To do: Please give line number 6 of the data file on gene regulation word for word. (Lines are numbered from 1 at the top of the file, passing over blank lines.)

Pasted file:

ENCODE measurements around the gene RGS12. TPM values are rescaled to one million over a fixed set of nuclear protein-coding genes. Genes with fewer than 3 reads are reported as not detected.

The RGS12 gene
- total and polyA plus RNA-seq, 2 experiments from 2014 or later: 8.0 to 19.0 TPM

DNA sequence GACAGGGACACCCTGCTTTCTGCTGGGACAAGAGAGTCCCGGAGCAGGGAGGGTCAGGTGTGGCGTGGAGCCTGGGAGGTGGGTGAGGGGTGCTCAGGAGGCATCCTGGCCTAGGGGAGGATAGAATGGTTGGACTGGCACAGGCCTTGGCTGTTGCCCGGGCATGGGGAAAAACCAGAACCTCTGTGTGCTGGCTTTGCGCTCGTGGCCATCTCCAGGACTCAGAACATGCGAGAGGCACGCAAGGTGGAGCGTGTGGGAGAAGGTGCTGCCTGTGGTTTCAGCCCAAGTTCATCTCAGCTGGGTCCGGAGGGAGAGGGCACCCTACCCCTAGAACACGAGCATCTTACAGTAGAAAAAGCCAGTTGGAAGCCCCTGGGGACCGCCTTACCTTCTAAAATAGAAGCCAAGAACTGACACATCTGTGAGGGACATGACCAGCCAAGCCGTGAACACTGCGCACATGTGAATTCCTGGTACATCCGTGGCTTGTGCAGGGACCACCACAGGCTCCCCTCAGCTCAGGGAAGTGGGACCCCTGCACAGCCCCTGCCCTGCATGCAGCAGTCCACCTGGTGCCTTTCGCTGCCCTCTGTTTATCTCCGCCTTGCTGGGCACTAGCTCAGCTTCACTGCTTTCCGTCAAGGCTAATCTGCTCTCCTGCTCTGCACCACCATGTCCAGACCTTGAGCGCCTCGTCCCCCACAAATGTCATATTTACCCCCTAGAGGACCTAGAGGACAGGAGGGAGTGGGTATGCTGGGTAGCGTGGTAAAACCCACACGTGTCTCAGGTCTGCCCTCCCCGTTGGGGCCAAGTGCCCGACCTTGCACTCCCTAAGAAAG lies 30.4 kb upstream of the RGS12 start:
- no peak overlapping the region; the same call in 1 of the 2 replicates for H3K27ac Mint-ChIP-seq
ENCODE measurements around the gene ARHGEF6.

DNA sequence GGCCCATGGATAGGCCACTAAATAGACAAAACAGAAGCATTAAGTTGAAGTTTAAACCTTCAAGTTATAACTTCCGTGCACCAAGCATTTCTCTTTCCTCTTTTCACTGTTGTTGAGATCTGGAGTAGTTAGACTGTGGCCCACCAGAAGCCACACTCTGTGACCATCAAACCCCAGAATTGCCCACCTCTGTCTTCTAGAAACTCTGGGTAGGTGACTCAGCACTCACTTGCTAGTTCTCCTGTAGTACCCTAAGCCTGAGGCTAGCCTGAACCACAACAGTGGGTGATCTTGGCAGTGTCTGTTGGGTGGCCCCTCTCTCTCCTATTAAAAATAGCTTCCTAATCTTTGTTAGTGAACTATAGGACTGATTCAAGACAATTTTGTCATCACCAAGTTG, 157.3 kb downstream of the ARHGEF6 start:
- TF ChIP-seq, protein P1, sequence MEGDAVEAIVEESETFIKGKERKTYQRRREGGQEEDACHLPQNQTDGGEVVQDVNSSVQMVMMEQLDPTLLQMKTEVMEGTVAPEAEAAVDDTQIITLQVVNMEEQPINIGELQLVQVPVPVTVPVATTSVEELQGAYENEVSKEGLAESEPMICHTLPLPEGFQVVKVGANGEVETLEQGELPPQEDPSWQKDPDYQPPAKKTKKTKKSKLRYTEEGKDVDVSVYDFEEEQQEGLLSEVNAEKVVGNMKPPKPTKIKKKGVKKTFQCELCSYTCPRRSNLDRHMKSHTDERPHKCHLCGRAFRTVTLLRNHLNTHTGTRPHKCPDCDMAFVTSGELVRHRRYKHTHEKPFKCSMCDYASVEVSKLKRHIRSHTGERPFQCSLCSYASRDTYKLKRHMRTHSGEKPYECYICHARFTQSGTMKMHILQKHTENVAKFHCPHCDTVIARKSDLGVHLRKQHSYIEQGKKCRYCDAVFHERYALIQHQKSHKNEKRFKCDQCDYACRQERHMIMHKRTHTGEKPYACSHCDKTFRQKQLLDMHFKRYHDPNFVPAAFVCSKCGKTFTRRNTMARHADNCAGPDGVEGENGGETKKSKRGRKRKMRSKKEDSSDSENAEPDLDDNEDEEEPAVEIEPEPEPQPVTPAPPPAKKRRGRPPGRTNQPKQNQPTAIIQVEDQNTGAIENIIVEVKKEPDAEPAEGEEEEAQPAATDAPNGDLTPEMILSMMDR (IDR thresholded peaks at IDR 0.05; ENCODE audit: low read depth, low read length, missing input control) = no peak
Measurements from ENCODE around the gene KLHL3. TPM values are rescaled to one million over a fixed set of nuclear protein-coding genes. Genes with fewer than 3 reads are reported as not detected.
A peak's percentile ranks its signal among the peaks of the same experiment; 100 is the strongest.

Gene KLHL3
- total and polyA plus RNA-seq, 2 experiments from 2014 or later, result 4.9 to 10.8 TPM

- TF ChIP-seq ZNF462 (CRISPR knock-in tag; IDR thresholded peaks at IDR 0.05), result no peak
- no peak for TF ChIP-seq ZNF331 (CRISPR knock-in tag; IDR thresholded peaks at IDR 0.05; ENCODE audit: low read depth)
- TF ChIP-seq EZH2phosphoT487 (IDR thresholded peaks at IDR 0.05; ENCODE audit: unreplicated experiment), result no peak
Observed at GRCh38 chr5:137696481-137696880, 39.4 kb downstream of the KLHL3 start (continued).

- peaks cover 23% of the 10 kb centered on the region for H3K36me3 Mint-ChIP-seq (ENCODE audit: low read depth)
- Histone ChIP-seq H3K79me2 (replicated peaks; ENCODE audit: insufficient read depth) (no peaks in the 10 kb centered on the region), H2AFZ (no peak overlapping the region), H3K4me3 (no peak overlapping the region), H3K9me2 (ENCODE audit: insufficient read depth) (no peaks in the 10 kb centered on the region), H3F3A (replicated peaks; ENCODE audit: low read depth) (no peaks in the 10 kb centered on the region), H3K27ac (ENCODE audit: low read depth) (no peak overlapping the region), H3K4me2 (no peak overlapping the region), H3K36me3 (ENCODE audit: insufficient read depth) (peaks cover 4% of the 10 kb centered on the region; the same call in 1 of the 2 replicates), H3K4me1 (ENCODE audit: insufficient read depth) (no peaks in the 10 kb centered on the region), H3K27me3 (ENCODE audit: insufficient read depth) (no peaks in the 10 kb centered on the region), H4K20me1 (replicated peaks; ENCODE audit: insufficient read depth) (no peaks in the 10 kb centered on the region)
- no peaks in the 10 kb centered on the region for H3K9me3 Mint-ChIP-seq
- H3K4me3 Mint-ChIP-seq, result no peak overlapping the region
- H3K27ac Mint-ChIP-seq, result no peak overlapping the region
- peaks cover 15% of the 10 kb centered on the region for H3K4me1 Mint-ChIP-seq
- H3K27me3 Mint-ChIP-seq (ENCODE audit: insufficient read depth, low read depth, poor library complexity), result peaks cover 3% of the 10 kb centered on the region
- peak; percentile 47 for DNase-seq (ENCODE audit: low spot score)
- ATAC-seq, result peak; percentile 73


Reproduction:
ENCODE measurements around the gene ARHGEF6.